“What’s Next?” has the pleasure of interviewing San Francisco-based Chris Van Gundy, a partner in Keller Heckman’s Litigation and Food and Drug Practices. Chris and his colleagues focus on food law litigation, regulation, and policy, including class actions, product liability defense, supply chain liability and authenticity (“food fraud”) issues, false advertising and food marketing claims, brand protection, trademark disputes, distribution disputes, and development and enforcement of food standards.
Chris, we very much appreciate your time. What are the big trends in food safety policy and litigation that smart companies and institutions should be preparing for?
Perhaps the chief trend for smart food companies is to embrace not only the letter, but the spirit of, FDA’s new food safety system embodied in the FDA Food Safety Modernization Act (“FSMA”) and its implementing regulations. As many companies know already, the regulations completely revamp food safety procedures with a focus on prevention, verification and documentation. The regulations for preventive controls for human food have a compliance deadline in September of this year. The regulations have been in the works for some time, and so this is not news for the larger companies. However, by “spirit,” I mean that many smart companies are obtaining food safety certifications from independent auditors such as SQF and BCR. These certifications may in some cases go beyond what is required in FSMA, and they serve as a disciplined way to deploy a compliance program.
What should institutions know about the latest food-borne recall developments?
Another major trend in food regulation is food-borne pathogen outbreaks and recalls. Almost every week one reads of events, which often involve strains of Listeria or Salmonella. Grand jury subpoenas and criminal prosecutions are also on the rise in the wake of these events. Smart companies will have in place a recall program as part of their food safety plan, should have adequate insurance in place, and skilled counsel lined up in advance. Insurance is available, and sometimes will provide for a significant premium discount for recall training. Given the concern for human safety, the window for determining whether a recall is necessary can be narrow, so having in place a plan, properly trained employees, skilled counsel and adequate insurance can make a huge difference in the success of the company.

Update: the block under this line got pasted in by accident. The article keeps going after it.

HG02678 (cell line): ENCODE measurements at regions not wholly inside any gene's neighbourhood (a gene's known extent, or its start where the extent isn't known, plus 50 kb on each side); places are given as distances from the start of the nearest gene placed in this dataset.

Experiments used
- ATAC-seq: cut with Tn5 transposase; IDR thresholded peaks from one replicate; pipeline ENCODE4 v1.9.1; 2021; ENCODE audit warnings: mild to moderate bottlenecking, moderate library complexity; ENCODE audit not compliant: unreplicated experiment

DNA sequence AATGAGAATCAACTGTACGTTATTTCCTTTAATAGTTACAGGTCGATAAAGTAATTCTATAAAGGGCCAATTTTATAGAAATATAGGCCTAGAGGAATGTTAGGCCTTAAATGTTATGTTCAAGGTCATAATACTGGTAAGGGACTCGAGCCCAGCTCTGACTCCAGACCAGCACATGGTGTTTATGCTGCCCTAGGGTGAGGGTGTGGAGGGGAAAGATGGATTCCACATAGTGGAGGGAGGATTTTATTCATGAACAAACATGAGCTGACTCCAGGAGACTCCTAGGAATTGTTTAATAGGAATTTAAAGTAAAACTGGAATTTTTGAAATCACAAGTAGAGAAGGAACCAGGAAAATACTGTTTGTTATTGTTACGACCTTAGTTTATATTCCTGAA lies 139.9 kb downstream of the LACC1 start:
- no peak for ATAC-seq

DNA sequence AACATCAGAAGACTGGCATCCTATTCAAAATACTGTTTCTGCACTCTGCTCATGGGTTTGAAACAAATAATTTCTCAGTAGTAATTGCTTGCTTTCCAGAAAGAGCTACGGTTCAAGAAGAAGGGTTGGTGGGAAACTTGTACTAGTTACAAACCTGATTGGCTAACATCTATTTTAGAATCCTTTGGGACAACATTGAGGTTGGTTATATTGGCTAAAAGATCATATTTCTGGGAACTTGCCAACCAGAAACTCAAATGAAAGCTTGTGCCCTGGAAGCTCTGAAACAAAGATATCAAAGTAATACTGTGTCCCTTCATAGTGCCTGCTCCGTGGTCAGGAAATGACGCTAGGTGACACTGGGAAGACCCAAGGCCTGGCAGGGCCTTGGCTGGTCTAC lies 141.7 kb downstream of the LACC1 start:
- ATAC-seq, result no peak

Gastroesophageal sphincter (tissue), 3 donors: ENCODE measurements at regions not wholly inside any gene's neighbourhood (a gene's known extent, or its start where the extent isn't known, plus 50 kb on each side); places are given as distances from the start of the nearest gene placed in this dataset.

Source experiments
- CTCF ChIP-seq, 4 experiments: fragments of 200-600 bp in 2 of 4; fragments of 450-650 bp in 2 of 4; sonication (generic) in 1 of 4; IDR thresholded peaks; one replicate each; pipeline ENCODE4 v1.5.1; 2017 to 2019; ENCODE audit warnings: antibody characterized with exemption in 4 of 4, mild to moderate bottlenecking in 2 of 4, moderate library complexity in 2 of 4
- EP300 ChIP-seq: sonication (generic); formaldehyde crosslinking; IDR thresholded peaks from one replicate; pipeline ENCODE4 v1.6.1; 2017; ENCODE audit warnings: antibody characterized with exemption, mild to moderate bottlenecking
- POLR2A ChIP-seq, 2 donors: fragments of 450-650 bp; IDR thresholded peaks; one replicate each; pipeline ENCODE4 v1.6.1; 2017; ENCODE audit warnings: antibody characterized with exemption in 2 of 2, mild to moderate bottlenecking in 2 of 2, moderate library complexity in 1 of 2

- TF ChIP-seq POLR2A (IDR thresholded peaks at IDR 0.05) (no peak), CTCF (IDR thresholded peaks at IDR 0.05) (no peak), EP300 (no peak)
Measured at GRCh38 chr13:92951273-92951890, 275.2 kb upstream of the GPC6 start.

What else can companies do to prepare for a recall?
Another aspect of recall preparedness is of course prevention. FDA and the Centers for Disease Control are employing increasingly more sophisticated tools to “trace back” and “trace forward” the origin of a pathogen. It is essential that food companies have in place not only a rigorous food safety plan mandated by FSMA, but aggressive product and environmental testing protocols, as well as a supplier verification program. While compliance is laudable (and required), prevention is the key. FSMA requires a searching validation of suppliers from outside the US, but companies should develop their own programs to ensure with certainty that their foreign and domestic suppliers are doing everything they can to avoid a food-borne illness outbreak or recall. Obtaining meaningful indemnity agreements from suppliers, and getting added as an “additional insured” under a supplier’s insurance, when done correctly, are also ways smart companies can protect themselves.